Download 10.6 Carboxylic Acids Learning Outcomes (a) describe the formation

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10.6 Carboxylic Acids
Learning Outcomes
(a) describe the formation of carboxylic acids from alcohols,
aldehydes and nitriles
(b) describe the reactions of carboxylic acids in the formation of
(i) salts
(ii) esters
Describe the formation of carboxylic acids from alcohols and aldehydes
You need to use excess of the oxidizing agent and make sure the
aldehyde formed half-way stays in the reaction mixture. Again we see a colour
change in the chromate when the alcohol is oxidized to the aldehyde and/ or
the aldehyde is oxidized to the acid. So both types of compounds can be used
to begin with in concentrated acids and put in reflux apparatus with chromate
(VII). Concentrated HCl is preferred.
Making Carboxylic Acids by hydrolysing nitriles
1. Prepare nitriles
Nucleophilic substitution
Nucleophilic addition
Two ways to do the hydrolysis:
Acid hydrolysis
Alkaline hydrolysis
Acid hydrolysis
The nitrile is heated under reflux with a dilute acid such as dilute
hydrochloric acid. A carboxylic acid is formed. For example, starting from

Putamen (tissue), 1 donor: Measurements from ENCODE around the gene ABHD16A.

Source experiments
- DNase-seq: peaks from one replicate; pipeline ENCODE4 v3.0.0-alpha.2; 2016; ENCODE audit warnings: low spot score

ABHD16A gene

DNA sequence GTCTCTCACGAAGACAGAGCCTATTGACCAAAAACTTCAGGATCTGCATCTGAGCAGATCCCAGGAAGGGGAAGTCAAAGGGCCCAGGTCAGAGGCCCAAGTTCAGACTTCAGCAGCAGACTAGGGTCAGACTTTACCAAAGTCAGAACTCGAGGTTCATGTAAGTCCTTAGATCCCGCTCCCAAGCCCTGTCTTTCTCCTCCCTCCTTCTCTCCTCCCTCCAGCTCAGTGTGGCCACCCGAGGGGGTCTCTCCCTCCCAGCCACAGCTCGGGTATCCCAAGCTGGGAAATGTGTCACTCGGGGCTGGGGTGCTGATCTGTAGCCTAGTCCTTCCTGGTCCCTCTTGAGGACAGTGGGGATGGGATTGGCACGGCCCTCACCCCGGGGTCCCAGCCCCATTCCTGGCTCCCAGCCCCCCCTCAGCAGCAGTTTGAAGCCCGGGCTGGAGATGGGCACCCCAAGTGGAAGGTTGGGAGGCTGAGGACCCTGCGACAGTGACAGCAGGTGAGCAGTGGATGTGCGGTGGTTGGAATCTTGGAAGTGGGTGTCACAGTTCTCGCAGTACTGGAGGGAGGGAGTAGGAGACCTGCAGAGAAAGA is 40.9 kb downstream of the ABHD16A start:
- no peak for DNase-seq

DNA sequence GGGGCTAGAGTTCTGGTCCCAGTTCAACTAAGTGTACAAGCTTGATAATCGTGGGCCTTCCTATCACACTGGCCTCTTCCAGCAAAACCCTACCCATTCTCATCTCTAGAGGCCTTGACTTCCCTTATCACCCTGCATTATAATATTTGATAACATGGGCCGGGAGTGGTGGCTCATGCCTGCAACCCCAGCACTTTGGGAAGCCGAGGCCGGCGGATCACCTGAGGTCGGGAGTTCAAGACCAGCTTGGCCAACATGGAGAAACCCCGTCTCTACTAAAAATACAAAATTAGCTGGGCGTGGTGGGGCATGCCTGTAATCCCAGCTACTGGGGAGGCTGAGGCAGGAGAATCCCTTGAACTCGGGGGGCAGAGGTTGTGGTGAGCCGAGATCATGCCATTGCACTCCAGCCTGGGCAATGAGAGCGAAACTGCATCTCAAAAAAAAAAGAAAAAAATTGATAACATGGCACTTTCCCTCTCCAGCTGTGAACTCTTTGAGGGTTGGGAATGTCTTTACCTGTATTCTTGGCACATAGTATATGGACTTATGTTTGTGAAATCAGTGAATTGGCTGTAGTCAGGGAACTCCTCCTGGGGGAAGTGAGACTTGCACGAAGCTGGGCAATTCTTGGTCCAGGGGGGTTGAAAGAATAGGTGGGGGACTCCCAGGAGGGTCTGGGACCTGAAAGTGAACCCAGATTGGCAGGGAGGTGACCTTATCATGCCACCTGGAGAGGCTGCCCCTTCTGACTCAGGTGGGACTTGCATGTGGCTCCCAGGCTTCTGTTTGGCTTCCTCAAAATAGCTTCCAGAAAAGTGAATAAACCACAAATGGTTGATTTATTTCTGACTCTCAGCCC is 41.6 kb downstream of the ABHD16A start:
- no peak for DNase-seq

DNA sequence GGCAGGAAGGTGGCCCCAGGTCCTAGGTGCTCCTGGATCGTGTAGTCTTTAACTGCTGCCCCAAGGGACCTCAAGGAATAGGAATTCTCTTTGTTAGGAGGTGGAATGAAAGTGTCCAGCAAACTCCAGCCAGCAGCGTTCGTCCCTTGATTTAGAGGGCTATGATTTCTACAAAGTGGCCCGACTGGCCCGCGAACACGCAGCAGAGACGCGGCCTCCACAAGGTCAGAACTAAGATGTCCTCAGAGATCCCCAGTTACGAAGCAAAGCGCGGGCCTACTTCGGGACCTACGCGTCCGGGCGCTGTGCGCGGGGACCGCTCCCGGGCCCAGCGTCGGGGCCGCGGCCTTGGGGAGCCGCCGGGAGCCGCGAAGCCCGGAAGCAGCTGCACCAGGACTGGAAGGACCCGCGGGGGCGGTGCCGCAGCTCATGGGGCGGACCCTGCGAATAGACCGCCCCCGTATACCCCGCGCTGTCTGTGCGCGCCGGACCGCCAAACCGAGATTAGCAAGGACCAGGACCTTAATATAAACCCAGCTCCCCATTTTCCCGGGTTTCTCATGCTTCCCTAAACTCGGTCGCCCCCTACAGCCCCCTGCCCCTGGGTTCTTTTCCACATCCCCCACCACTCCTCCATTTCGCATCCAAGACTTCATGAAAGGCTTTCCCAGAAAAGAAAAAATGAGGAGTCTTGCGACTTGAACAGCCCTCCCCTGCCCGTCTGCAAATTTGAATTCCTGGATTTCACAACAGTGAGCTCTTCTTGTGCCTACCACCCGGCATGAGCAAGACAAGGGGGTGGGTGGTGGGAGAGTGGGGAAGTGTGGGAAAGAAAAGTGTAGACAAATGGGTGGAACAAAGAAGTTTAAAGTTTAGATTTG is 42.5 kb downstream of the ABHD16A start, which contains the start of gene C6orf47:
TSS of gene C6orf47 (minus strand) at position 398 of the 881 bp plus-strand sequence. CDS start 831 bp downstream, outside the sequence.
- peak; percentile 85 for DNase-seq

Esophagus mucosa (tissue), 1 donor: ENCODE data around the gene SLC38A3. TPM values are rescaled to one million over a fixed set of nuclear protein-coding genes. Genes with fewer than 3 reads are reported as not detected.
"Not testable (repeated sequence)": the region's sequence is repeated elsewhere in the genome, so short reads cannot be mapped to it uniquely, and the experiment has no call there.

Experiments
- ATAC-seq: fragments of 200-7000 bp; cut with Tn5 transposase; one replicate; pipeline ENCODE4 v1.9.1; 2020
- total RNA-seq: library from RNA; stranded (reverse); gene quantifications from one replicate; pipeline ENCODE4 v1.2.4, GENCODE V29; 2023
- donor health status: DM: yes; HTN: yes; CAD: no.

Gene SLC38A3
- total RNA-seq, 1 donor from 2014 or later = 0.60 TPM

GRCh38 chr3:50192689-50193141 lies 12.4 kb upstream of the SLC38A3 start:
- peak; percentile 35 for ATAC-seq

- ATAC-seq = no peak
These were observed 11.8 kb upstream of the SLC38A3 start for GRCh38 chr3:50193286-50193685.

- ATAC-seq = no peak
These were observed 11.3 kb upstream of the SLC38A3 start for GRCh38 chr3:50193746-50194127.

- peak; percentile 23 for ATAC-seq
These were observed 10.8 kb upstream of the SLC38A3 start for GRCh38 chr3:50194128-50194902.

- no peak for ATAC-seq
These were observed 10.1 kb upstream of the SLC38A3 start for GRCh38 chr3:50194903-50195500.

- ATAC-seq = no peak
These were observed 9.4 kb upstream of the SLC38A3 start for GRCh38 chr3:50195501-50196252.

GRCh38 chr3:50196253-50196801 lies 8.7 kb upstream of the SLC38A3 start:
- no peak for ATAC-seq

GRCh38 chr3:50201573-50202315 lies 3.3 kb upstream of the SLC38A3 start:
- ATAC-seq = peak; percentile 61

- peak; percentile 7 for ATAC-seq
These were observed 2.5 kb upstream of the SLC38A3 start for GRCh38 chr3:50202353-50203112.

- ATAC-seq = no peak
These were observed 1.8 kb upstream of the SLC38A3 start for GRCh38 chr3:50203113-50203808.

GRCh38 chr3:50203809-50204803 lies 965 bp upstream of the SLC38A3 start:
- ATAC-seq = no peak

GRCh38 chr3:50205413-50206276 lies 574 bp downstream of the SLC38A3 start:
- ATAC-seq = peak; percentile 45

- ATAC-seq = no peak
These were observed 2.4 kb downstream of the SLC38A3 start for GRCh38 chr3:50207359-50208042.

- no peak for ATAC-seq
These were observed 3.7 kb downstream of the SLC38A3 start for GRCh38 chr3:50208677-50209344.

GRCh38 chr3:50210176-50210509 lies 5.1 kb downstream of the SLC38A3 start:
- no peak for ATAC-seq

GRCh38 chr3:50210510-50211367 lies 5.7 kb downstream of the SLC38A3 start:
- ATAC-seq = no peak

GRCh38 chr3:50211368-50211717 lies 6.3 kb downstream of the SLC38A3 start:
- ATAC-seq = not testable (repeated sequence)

ethanenitrile you would get ethanoic acid. The ethanoic acid could be
distilled off the mixture.
Hydroxynitriles (cyanohydrins can also be used) RCH(CN)OH.
The carboxylic acid is formed via the amide, but this is not isolated.
Alkaline hydrolysis
The nitrile is heated under reflux with an alkali such as sodium hydroxide
This time you wouldn't, of course, get a carboxylic acid produced - any acid
formed would react with the sodium hydroxide present to give a salt. You also
wouldn't get ammonium ions because they would react with sodium hydroxide to
produce ammonia.
Acidification of this mixture would produce the carboxylic acid
Simple reactions of Carboxylic acids
Carboxylic acids are weak acids, as they ionize to a small degree in
water; pH about 2-3.
Carboxylate ions, e.g. sodium ethanoate stabilized by delocalisation of
negative charge over two oxygen atoms making it more spread out and
energetically more stable.